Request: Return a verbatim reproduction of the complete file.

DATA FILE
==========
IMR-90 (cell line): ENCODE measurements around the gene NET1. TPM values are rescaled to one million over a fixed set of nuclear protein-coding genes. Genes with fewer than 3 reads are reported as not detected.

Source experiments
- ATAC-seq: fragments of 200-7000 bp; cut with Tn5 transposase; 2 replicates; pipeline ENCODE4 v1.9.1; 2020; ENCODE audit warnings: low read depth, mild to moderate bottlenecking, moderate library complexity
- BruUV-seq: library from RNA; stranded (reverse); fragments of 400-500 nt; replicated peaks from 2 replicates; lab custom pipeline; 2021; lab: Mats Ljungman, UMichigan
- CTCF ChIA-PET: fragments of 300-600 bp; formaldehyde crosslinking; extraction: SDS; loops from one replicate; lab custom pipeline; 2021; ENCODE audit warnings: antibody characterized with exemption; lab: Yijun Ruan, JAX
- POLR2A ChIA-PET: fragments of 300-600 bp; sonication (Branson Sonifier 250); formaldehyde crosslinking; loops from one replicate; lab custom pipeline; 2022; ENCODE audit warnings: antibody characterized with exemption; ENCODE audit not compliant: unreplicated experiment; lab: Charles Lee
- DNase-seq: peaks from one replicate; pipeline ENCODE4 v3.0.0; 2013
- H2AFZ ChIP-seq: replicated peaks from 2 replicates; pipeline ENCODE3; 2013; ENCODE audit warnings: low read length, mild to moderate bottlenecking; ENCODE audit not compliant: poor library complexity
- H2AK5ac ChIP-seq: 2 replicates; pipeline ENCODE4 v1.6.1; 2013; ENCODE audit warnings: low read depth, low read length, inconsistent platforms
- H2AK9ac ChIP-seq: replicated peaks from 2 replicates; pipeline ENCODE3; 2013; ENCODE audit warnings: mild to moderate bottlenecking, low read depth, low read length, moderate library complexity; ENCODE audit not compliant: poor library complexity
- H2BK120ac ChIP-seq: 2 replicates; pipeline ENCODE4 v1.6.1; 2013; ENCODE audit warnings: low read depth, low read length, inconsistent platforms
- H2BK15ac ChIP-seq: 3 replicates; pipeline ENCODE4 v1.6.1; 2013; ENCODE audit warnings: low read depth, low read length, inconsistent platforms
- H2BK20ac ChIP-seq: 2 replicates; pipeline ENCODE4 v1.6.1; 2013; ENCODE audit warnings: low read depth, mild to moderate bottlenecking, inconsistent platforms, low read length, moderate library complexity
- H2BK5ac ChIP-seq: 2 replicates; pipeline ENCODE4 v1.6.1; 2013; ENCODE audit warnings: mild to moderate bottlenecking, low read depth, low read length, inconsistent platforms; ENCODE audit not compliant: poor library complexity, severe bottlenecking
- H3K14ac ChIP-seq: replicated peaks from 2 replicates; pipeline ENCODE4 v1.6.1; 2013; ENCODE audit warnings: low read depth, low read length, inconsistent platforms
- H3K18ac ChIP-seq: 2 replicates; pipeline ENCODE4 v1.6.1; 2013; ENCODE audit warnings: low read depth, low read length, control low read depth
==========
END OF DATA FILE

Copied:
IMR-90 (cell line): ENCODE measurements around the gene NET1. TPM values are rescaled to one million over a fixed set of nuclear protein-coding genes. Genes with fewer than 3 reads are reported as not detected.

Source experiments
- ATAC-seq: fragments of 200-7000 bp; cut with Tn5 transposase; 2 replicates; pipeline ENCODE4 v1.9.1; 2020; ENCODE audit warnings: low read depth, mild to moderate bottlenecking, moderate library complexity
- BruUV-seq: library from RNA; stranded (reverse); fragments of 400-500 nt; replicated peaks from 2 replicates; lab custom pipeline; 2021; lab: Mats Ljungman, UMichigan
- CTCF ChIA-PET: fragments of 300-600 bp; formaldehyde crosslinking; extraction: SDS; loops from one replicate; lab custom pipeline; 2021; ENCODE audit warnings: antibody characterized with exemption; lab: Yijun Ruan, JAX
- POLR2A ChIA-PET: fragments of 300-600 bp; sonication (Branson Sonifier 250); formaldehyde crosslinking; loops from one replicate; lab custom pipeline; 2022; ENCODE audit warnings: antibody characterized with exemption; ENCODE audit not compliant: unreplicated experiment; lab: Charles Lee
- DNase-seq: peaks from one replicate; pipeline ENCODE4 v3.0.0; 2013
- H2AFZ ChIP-seq: replicated peaks from 2 replicates; pipeline ENCODE3; 2013; ENCODE audit warnings: low read length, mild to moderate bottlenecking; ENCODE audit not compliant: poor library complexity
- H2AK5ac ChIP-seq: 2 replicates; pipeline ENCODE4 v1.6.1; 2013; ENCODE audit warnings: low read depth, low read length, inconsistent platforms
- H2AK9ac ChIP-seq: replicated peaks from 2 replicates; pipeline ENCODE3; 2013; ENCODE audit warnings: mild to moderate bottlenecking, low read depth, low read length, moderate library complexity; ENCODE audit not compliant: poor library complexity
- H2BK120ac ChIP-seq: 2 replicates; pipeline ENCODE4 v1.6.1; 2013; ENCODE audit warnings: low read depth, low read length, inconsistent platforms
- H2BK15ac ChIP-seq: 3 replicates; pipeline ENCODE4 v1.6.1; 2013; ENCODE audit warnings: low read depth, low read length, inconsistent platforms
- H2BK20ac ChIP-seq: 2 replicates; pipeline ENCODE4 v1.6.1; 2013; ENCODE audit warnings: low read depth, mild to moderate bottlenecking, inconsistent platforms, low read length, moderate library complexity
- H2BK5ac ChIP-seq: 2 replicates; pipeline ENCODE4 v1.6.1; 2013; ENCODE audit warnings: mild to moderate bottlenecking, low read depth, low read length, inconsistent platforms; ENCODE audit not compliant: poor library complexity, severe bottlenecking
- H3K14ac ChIP-seq: replicated peaks from 2 replicates; pipeline ENCODE4 v1.6.1; 2013; ENCODE audit warnings: low read depth, low read length, inconsistent platforms
- H3K18ac ChIP-seq: 2 replicates; pipeline ENCODE4 v1.6.1; 2013; ENCODE audit warnings: low read depth, low read length, control low read depth